It is no wonder watching the news that investors are so dour and cautious. Turn on the news and the world is a bizarre and scary place. We have all become experts on the Fiscal Cliff, the Debt Ceiling, and nine out of every five things that can possibly go wrong.

While these are all important big-picture issues, we also know that 1) it is easier to see what is wrong than what is right and 2) the greatest risks are not usually the ones you focus on, but the ones you ignore.

And so while politicians carry on like cartoon characters in Washington, and while news reporters remind us of everything that can go wrong in the world, from Superstorms to Fiscal Cliffs to Mayan Apocalypses, there are good things happening too. There is innovation, growth and improvement. There is progress. American companies are more productive and better capitalized than ever, consumers have reduced their own debt load, and we may be entering a new era of low-cost energy and energy self-sufficiency.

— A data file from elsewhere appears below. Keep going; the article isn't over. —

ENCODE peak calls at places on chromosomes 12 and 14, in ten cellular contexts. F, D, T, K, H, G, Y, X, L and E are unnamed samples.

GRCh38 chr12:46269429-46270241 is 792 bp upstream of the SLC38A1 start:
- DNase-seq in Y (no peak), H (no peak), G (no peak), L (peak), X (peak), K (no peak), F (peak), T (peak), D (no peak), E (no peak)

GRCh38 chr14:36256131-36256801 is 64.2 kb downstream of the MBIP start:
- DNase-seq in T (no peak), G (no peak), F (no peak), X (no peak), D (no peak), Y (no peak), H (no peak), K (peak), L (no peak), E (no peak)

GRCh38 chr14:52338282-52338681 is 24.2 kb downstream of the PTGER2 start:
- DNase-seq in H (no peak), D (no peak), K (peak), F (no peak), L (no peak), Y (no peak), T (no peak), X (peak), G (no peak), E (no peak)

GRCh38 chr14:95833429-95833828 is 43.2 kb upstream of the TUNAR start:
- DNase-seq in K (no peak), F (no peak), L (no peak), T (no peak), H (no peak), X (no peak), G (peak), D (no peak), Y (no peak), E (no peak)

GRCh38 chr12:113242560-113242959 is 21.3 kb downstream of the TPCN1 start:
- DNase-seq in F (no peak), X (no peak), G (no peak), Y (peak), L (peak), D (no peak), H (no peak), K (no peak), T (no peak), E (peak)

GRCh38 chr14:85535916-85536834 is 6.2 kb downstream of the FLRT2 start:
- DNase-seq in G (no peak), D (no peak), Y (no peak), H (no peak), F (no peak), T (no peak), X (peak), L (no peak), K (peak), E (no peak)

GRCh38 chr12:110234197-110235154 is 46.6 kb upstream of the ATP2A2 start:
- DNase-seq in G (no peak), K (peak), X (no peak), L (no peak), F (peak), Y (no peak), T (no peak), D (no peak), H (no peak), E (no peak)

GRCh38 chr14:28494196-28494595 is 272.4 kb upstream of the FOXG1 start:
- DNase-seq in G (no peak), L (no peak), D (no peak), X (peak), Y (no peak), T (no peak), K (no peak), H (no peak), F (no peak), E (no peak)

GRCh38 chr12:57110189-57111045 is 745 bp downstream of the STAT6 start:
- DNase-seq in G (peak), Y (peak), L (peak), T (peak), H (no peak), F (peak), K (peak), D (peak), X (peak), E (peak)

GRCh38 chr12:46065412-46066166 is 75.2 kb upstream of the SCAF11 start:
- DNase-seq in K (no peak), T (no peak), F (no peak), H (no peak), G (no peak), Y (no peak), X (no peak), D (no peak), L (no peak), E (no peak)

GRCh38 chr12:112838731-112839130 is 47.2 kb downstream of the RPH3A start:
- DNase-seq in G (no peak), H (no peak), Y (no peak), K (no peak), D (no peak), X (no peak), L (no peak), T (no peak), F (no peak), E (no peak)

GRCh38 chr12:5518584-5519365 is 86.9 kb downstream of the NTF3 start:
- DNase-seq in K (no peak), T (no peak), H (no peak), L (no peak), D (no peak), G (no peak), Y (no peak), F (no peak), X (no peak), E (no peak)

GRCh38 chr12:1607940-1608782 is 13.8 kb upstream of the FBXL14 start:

It is true that the U.S. economy continues to operate below its potential. But it is remarkable how well it is doing in spite of our ineffective political leadership. Imagine how much better we might be doing if our leaders actually worked together to solve problems and inspire confidence in the future.

Current Strategy:

As we look out into the coming year, our overall investment strategy remains unchanged. We think the prevailing long-term trend will be inflationary rather than deflationary, and will not only favor but require the ownership of productive and real assets.

Overall, we think stocks offer reasonable value, especially relative to the dismal alternative of bonds and cash. We continue to favor technology and emerging markets.